Day 339 – Back home

Back home to a roasting Cape Town, touching the high 30s, after a great walk on the beach Darn Sarf this morning.

Lobbed some sausages on the braai for dinner and wired up some external internet. As you do.

Now, a cold beer and some football.

It’s been a good weekend.

Can I be bothered to watch Ramaphosa’s address? Probably not.

Day 333 – 1984

If you choose to believe some people, we are currently living in 1984 – not the year (some of us have been through that already) – the George Orwell novel in which the population is controlled by Big Brother and the totalitarian state.

Get a grip. It’s just a bit of cloth on your face.

But what really happened in 1984 – not the George Orwell novel in which the population is controlled by Big Brother and the totalitarian state – the year?

Well, talking of totalitarian states (eh?) there was a by-election in Chesterfield and there were 17 candidates. By law, if you mention one of them (and clearly, Moira Stewart had done so), you also have to mention all of the others so as not to show any sort of bias.

So Moira: take us through the other names, if you would, please?

Ah, democracy.

Of course, none of these individuals came close to challenging the big three, and Labour’s Anthony Neil Wedgwood… er… “Tony” Benn romped home with 24,633 votes, much to the chagrin of John Connell of the Peace Party who came in 17th, just 24,626 behind.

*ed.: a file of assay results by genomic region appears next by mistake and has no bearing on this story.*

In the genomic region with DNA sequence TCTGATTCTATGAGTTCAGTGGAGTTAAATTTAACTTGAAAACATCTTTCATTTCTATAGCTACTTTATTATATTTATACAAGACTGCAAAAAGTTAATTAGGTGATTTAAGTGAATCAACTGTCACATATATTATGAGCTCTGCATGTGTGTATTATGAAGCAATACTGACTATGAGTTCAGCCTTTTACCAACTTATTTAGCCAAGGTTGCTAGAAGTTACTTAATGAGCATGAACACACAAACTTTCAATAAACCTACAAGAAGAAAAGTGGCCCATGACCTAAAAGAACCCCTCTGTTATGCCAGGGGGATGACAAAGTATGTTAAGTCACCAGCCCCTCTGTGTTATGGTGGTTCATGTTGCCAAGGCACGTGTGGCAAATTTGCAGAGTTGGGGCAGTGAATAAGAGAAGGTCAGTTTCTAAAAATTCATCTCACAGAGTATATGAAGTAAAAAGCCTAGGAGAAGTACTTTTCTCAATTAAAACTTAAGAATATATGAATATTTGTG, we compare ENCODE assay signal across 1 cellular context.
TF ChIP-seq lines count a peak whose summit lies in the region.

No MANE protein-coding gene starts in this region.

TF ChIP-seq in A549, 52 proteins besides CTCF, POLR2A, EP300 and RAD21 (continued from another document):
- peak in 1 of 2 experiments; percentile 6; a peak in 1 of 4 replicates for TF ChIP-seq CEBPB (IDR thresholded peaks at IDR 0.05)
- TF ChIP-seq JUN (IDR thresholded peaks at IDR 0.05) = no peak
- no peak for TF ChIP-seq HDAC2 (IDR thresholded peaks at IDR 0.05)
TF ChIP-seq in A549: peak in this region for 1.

So close.

Day 313, part 2 – Vaccine delivery

The first vaccines for The Virus arrived in South Africa yesterday, and wow, was the pomp and ceremony was dragged out onto the cold, wet apron at the airport in Johannesbeagle?

(Yes. Yes, it was.)

Dignitaries, politicians, umbrella holders and a really sycophantic media were all present to witness a whole 1 million doses of Covishield™ arriving on an Emirates 777.

That’s just enough to fully vaccinate 0.8% of the population, by my rudimentary calculations.

And yet:

I don’t watch news programmes specifically for this reason. But last night, I flicked on eNCA because I wanted felt I had to watch Ramaphosa’s address on reducing the lockdown. This was long, long, overdue, but clearly held back so that he could wave his little “we’ve got some vaccine” flag.

And wow. The blatant fawning during the pisspoor pre-speech small talk was absolutely sickening.

I looked up several times from the ironing (it’s all about the glamour here, ok?) and was eventually told off by Mrs 6000 for using the phrase

What the actual fuck?

four times – ever more incredulously – in about a 90 second period.

I’m well aware that the art of politics is all about spin, but this was so robustly applied that we were all almost flung outwards at mass times angular velocity squared times radius*.

They’re clearly not even bothering to hide it anymore. Gone are the clever intricacies of subliminal messaging. This was in your face GovernmentLove©. I’m not one for hyperbole, but I was actually quite shocked. I would not have been surprised if they’d cut across the studio to some sort of shrine to the ANC**.
It was actually like I was watching a party political broadcast***.

Stay away from news channels, guys. Or at least watch them with the knowledge that they’re all pushing some sort of agenda. This one wasn’t pretty. But at least it was pretty obvious.

Right. While I’m sounding like some sort of Trump fan with a Masters in Media Conspiracy from the Dunning-Kruger Online College, might I just ask why we’re bothering with this whole injection thing anyway?